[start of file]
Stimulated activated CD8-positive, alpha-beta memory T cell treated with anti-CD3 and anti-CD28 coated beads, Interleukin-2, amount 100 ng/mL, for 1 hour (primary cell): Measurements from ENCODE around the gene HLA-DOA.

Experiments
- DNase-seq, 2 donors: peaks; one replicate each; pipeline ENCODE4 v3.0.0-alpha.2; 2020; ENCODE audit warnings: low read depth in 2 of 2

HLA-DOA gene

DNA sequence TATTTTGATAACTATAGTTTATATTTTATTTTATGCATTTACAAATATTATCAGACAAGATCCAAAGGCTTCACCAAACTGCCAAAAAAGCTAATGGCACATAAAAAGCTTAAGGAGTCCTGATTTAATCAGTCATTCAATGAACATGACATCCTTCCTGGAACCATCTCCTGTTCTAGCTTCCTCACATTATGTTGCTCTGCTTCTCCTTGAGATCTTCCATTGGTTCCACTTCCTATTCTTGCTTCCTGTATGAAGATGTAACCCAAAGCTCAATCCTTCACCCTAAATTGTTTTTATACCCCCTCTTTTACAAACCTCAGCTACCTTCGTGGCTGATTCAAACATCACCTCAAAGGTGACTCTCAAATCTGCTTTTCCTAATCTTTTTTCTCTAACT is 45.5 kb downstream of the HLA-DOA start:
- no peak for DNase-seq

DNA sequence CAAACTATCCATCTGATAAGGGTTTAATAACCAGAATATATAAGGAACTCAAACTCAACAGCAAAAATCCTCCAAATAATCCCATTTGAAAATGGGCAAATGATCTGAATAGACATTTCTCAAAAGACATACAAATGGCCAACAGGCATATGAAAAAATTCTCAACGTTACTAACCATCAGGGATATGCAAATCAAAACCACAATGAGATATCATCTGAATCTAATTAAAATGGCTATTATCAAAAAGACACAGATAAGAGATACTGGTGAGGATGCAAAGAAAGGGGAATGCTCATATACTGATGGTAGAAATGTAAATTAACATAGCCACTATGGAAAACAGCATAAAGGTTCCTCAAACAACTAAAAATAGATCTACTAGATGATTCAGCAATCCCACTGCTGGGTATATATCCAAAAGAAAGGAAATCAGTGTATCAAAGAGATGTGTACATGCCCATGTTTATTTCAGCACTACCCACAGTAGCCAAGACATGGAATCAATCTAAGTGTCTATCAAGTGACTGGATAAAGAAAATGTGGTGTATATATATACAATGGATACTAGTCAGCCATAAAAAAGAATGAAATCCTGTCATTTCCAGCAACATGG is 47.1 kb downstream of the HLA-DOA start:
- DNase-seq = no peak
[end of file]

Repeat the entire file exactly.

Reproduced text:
Stimulated activated CD8-positive, alpha-beta memory T cell treated with anti-CD3 and anti-CD28 coated beads, Interleukin-2, amount 100 ng/mL, for 1 hour (primary cell): Measurements from ENCODE around the gene HLA-DOA.

Experiments
- DNase-seq, 2 donors: peaks; one replicate each; pipeline ENCODE4 v3.0.0-alpha.2; 2020; ENCODE audit warnings: low read depth in 2 of 2

HLA-DOA gene

DNA sequence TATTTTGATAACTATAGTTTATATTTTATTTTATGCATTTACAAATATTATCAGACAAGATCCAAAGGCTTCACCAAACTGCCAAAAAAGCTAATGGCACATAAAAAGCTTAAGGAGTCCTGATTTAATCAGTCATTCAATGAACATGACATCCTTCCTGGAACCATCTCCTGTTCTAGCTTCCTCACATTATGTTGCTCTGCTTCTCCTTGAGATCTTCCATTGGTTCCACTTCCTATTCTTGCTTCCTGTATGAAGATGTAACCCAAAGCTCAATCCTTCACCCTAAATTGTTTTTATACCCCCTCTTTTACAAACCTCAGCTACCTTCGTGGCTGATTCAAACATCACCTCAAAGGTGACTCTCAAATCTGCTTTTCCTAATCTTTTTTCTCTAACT is 45.5 kb downstream of the HLA-DOA start:
- no peak for DNase-seq

DNA sequence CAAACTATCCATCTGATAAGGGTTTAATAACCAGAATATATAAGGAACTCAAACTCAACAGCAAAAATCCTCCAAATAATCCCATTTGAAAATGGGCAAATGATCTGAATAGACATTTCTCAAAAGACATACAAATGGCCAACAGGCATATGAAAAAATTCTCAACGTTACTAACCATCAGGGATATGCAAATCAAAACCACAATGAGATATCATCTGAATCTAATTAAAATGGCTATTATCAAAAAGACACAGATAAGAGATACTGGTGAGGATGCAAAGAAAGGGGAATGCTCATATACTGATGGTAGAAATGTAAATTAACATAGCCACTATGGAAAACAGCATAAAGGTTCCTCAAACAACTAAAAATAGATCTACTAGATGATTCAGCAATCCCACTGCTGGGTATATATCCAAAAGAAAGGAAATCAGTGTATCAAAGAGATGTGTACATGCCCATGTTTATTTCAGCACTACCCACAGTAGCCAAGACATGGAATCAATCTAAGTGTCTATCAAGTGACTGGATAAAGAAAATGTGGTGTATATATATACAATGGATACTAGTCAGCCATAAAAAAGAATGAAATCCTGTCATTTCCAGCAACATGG is 47.1 kb downstream of the HLA-DOA start:
- DNase-seq = no peak